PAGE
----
When the hand is raised


In defeat: If the opponent’s hand is raised. Blame no one, for there needn’t be blame. You put in your effort during and up to this point, the rest is out of your hands. Be thankful for the opportunity, and respectful of your opponent’s hard effort before and during their contest against you. They were on the same mat at that moment. Be thankful for his willingness to put himself in the same position as yourself, where only one can win today, in front of everyone, and one must lose. Cherish his courage that matches your own. Ignore the shallow comments of the bleacher peasants and on-line warriors, they are spectators and you’re the sportsman. Be proud, take credit for all the hard work and planning you put into the weeks leading up to this moment.


In victory: take the moment to absorb what happened, record it for later review, take pride in being there, shake hands, acknowledge their skill. Don’t run around like an idiot… beating your chest, digging them an air grave, flipping them off or throwing your mouthguard. No dropping to your knees, pointing to and thanking the gymnasium ceiling. Shake their coaches hand, walk off and recharge. Avoid the temptation afterwards to gush over details of your victory, especially to someone who has just lost. A person can be judged better by how they handle victory than by their ability to achieve it, because the former is all them.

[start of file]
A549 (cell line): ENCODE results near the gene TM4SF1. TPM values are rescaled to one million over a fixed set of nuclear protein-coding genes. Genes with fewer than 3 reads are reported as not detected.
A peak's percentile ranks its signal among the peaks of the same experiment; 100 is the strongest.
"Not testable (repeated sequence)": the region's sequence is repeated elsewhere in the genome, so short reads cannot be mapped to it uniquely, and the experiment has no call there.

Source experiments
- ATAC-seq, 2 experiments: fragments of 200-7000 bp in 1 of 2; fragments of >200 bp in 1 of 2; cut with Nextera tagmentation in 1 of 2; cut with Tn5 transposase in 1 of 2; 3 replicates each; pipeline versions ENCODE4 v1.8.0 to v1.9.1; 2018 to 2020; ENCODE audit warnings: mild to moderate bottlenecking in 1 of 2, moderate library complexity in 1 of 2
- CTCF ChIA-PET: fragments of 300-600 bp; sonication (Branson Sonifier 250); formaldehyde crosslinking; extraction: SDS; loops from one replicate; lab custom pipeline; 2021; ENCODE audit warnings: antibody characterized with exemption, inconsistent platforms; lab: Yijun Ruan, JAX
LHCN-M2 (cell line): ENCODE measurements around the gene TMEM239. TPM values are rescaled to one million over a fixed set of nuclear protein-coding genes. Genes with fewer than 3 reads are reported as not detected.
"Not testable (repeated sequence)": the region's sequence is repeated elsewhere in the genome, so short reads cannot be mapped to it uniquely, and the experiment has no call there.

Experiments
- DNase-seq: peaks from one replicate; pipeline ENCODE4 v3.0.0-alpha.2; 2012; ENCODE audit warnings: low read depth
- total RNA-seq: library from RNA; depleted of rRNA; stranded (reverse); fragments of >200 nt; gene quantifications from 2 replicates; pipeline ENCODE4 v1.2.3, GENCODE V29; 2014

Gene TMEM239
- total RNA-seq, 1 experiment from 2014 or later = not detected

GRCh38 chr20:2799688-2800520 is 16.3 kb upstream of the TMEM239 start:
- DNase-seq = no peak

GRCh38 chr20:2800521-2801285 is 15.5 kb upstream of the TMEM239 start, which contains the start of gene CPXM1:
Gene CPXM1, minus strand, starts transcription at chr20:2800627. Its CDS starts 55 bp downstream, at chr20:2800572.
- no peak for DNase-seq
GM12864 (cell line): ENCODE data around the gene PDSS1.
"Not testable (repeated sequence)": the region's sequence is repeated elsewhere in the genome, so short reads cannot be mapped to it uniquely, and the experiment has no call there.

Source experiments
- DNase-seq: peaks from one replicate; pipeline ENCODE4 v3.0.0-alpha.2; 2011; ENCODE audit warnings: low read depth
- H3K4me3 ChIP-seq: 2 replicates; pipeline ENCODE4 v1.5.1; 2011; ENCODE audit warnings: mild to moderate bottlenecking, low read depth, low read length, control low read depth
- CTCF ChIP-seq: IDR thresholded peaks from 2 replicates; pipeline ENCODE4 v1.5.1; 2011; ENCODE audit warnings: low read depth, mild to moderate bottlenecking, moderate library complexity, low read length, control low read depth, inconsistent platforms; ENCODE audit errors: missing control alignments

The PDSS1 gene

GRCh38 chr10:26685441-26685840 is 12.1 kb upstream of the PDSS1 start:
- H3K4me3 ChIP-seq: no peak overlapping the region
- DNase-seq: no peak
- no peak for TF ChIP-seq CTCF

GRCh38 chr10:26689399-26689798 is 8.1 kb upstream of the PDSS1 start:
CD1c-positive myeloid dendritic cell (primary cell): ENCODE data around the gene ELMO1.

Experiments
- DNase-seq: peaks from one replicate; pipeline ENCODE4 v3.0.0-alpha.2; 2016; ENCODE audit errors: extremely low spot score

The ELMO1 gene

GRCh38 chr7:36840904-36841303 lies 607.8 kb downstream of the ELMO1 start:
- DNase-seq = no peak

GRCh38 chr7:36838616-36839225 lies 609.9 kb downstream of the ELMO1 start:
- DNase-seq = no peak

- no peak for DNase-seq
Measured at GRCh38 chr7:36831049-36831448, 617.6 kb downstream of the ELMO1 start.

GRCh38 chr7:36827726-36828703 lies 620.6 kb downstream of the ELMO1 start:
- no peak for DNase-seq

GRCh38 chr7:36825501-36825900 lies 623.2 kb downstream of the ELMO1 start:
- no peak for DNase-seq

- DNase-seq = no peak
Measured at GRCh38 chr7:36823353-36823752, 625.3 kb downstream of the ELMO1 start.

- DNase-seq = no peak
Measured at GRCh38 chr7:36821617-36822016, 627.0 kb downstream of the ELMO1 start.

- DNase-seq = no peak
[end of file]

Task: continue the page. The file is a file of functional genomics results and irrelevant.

Would an outside observer be able to tell if you won or lost, if no hand was raised, based only on your immediate post-match behavior? The goal is no.


Published by: JonFriedland

Jon Friedland here, finally putting some of my thoughts to type. I've been training well over 23 years, receiving my black belt in 2007. I’m a 16-year dojo owner and head instructor of Brazilian Jiujitsu. Started training Jiujitsu casually in early 1995, formally in 1997. Teaching BJJ since 2000, i received my black belt in 2007, opened my academy, Neutral Ground, in 2005, am the head instructor, and am currently a 3rd degree black belt under Master Pedro Sauer. i can be reached at jon@wisconsinbjj.com

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